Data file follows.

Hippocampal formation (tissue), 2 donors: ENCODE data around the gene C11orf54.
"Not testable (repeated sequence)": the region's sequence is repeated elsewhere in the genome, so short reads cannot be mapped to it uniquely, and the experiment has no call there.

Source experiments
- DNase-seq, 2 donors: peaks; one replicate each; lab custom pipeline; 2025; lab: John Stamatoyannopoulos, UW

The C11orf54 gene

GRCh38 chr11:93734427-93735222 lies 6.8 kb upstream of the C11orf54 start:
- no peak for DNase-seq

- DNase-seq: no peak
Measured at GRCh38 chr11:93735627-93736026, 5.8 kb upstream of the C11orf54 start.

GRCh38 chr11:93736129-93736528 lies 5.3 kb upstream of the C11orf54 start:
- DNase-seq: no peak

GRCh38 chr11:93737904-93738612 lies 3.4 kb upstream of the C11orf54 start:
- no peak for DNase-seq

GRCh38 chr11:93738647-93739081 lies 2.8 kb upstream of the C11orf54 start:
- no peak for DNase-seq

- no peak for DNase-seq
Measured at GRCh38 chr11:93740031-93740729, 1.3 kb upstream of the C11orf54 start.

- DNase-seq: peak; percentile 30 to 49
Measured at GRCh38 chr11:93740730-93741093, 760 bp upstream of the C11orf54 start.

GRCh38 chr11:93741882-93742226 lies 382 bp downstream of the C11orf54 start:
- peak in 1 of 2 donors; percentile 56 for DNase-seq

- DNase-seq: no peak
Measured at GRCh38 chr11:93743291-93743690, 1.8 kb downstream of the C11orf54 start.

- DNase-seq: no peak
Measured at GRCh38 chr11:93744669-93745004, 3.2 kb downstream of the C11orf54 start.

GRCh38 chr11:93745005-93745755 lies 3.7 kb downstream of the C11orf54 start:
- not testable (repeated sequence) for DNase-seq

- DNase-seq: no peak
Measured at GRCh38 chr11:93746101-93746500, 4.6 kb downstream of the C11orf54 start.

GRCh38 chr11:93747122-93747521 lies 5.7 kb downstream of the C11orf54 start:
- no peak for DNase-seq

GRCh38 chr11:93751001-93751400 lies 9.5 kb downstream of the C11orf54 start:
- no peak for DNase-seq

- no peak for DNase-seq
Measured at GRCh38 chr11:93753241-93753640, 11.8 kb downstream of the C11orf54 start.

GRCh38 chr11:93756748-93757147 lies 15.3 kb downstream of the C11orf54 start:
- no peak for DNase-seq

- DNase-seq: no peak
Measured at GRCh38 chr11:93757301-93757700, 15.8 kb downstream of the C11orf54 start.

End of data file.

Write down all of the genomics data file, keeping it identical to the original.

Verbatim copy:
Hippocampal formation (tissue), 2 donors: ENCODE data around the gene C11orf54.
"Not testable (repeated sequence)": the region's sequence is repeated elsewhere in the genome, so short reads cannot be mapped to it uniquely, and the experiment has no call there.

Source experiments
- DNase-seq, 2 donors: peaks; one replicate each; lab custom pipeline; 2025; lab: John Stamatoyannopoulos, UW

The C11orf54 gene

GRCh38 chr11:93734427-93735222 lies 6.8 kb upstream of the C11orf54 start:
- no peak for DNase-seq

- DNase-seq: no peak
Measured at GRCh38 chr11:93735627-93736026, 5.8 kb upstream of the C11orf54 start.

GRCh38 chr11:93736129-93736528 lies 5.3 kb upstream of the C11orf54 start:
- DNase-seq: no peak

GRCh38 chr11:93737904-93738612 lies 3.4 kb upstream of the C11orf54 start:
- no peak for DNase-seq

GRCh38 chr11:93738647-93739081 lies 2.8 kb upstream of the C11orf54 start:
- no peak for DNase-seq

- no peak for DNase-seq
Measured at GRCh38 chr11:93740031-93740729, 1.3 kb upstream of the C11orf54 start.

- DNase-seq: peak; percentile 30 to 49
Measured at GRCh38 chr11:93740730-93741093, 760 bp upstream of the C11orf54 start.

GRCh38 chr11:93741882-93742226 lies 382 bp downstream of the C11orf54 start:
- peak in 1 of 2 donors; percentile 56 for DNase-seq

- DNase-seq: no peak
Measured at GRCh38 chr11:93743291-93743690, 1.8 kb downstream of the C11orf54 start.

- DNase-seq: no peak
Measured at GRCh38 chr11:93744669-93745004, 3.2 kb downstream of the C11orf54 start.

GRCh38 chr11:93745005-93745755 lies 3.7 kb downstream of the C11orf54 start:
- not testable (repeated sequence) for DNase-seq

- DNase-seq: no peak
Measured at GRCh38 chr11:93746101-93746500, 4.6 kb downstream of the C11orf54 start.

GRCh38 chr11:93747122-93747521 lies 5.7 kb downstream of the C11orf54 start:
- no peak for DNase-seq

GRCh38 chr11:93751001-93751400 lies 9.5 kb downstream of the C11orf54 start:
- no peak for DNase-seq

- no peak for DNase-seq
Measured at GRCh38 chr11:93753241-93753640, 11.8 kb downstream of the C11orf54 start.

GRCh38 chr11:93756748-93757147 lies 15.3 kb downstream of the C11orf54 start:
- no peak for DNase-seq

- DNase-seq: no peak
Measured at GRCh38 chr11:93757301-93757700, 15.8 kb downstream of the C11orf54 start.